What We Did On Our Holiday
(PG) Starring: David Tennant, Rosamund Pike, Billy Connolly
We were in the need of a laugh. Most of the films released in the past few months have been heavier dramas or big action flicks. What We Did On Our Holiday looked like a bit of family fun, as it centred on Doug (David Tennant), his wife Abi (Rosamund Pike) and their three children travelling to the Scottish Highlands for the 75th birthday of Doug’s father Gordy’s (Billy Connolly). Beautiful scenery and the prospect of a family reunion should set this film up for a joyous occasion, but family dysfunction is front and centre, all the way. In the manner that only
Although done countless times throughout cinema history, tales of dysfunctional families have provided great comedic material. But while writer-director duo Andy Hamilton and Guy Jenkin Highlands place their tale in the picturesque Highlands and on the shores of the cold, clear North Atlantic ocean, this film is tepid, at best.
Tennant and Pike seem miscast. There is no chemistry between their two lead characters, even with the threat of imminent divorce. The only saving grace, for their on-screen relationship, is the three children. This trio moves What We Did On Our Holiday beyond the ordinary, to being an appealing story. They are given the best lines and serve as the adhesive that holds the family together. Until the introduction of Gordy (Billy Connelly), they are the ones who add the comedic timing that can lift the clouds from this dark comedy.
Gordy provides hope for the film, but Connolly seems to be held back from exploring his role further. Allowing Connolly to run on with his style of comedy would have added laughs that could have turned this film into an endearing comedy. Due to the serious themes, it is understandable this was never meant to be a laugh-out-loud experience. But Hamilton and Jenkin keep on including comedic portions, which can result in viewers feeling awkward about what .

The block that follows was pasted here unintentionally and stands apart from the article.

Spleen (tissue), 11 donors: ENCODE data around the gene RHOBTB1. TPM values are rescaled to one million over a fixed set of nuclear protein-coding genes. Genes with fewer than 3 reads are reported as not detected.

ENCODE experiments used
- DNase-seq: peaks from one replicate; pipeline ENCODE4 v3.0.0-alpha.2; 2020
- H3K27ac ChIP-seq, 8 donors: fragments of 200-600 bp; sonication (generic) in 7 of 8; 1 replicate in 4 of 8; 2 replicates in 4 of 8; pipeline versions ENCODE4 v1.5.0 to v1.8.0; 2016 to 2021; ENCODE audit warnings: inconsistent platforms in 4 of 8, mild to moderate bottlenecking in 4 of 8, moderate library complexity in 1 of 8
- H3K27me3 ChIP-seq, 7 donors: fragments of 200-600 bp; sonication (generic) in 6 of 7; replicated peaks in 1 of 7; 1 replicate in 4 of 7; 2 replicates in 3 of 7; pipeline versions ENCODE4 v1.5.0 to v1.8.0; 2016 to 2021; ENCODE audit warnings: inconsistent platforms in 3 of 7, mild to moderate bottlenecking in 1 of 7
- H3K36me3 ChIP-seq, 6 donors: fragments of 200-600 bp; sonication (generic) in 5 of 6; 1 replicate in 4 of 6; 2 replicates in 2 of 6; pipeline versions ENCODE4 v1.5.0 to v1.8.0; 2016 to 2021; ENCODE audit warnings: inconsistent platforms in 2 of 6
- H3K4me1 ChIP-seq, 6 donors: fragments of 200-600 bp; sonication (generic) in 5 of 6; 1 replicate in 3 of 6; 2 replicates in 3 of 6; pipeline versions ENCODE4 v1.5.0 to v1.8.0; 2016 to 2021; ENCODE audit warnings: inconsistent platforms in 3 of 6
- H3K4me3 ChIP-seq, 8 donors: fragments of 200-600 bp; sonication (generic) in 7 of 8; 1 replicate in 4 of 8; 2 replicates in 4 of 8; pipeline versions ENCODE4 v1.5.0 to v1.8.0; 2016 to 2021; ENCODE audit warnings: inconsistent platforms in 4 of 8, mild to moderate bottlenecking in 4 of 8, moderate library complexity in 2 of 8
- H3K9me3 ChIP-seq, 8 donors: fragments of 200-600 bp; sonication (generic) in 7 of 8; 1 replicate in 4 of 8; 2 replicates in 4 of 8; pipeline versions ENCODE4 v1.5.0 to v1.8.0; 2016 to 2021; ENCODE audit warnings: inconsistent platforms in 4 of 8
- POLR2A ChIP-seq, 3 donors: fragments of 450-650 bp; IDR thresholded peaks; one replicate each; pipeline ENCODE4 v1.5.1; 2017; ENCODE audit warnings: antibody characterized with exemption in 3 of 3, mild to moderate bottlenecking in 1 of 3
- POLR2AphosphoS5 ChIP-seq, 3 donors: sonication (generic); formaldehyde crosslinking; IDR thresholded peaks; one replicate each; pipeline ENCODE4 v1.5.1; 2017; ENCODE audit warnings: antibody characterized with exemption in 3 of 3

The film had positive moments and does provide some endearing family experiences. But for each positive moment, there is a bizarre, negative counterbalance that defuses any momentum. Like the unexplained addition of ostriches in the Highlands, this story is left with too many loose ends to make it a satisfactory experience. Missing the mark in the realm of comedy, What We Did On Our Holiday opens the door to a multitude of deeper discussions. The innocence of the children provide some of the best philosophical and theological components of the film. The dialogue between the children and their grandfather made room for heartwarming and humorous moments that allow for deeper considerations.
Leaving the cinema…
This film had the potential to be a wonderful family comedy. But like being left in a boat without oars on the waters of the Highlands, it’s easy to become bored, with too much time to think about what’s not to like. Plus, even with the best roles being played by seniors and children, the language and adult themes of What We Did On Our Holiday do not make it suitable for children.
What are the bigger questions to consider from this film?
- What happens after death? (John 11:25, 1 Corinthians 15:51-57)
- What value does marriage have on our society? (Matthew 19:5; Mark 10:7,8)
- Are all gods the same? (John 14:6, Acts 4:12)
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